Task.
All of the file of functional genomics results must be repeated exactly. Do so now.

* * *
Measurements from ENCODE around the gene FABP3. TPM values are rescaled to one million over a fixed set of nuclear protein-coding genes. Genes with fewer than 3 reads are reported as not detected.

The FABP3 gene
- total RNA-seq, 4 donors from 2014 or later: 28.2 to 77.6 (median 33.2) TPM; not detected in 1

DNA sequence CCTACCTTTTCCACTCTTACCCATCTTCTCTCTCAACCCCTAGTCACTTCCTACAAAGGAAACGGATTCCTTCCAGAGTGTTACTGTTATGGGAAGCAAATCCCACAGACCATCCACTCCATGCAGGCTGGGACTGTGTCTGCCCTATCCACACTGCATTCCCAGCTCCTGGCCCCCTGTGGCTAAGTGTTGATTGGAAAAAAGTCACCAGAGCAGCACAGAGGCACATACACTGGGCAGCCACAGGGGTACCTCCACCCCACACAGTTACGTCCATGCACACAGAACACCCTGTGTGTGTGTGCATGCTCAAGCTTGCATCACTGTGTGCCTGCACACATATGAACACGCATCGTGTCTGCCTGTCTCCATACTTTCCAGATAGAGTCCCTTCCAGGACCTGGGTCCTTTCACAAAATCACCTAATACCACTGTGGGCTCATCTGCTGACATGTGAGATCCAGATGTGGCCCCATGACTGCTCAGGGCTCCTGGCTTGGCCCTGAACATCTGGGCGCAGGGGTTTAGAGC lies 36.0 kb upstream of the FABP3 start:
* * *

Measurements from ENCODE around the gene FABP3. TPM values are rescaled to one million over a fixed set of nuclear protein-coding genes. Genes with fewer than 3 reads are reported as not detected.

The FABP3 gene
- total RNA-seq, 4 donors from 2014 or later: 28.2 to 77.6 (median 33.2) TPM; not detected in 1

DNA sequence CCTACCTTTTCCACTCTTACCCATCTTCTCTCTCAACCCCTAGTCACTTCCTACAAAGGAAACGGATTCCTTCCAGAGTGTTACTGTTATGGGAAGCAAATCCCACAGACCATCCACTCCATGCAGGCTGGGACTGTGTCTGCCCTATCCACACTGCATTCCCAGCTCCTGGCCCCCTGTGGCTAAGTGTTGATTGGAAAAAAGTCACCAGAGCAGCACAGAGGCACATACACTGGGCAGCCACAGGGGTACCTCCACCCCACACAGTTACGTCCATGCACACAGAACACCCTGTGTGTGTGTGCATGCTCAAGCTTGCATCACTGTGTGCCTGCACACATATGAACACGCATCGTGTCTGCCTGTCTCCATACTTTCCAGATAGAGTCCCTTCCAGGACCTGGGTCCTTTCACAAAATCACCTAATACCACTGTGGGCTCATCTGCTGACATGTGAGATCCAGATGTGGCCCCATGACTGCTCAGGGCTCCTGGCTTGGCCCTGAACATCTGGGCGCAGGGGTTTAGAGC lies 36.0 kb upstream of the FABP3 start: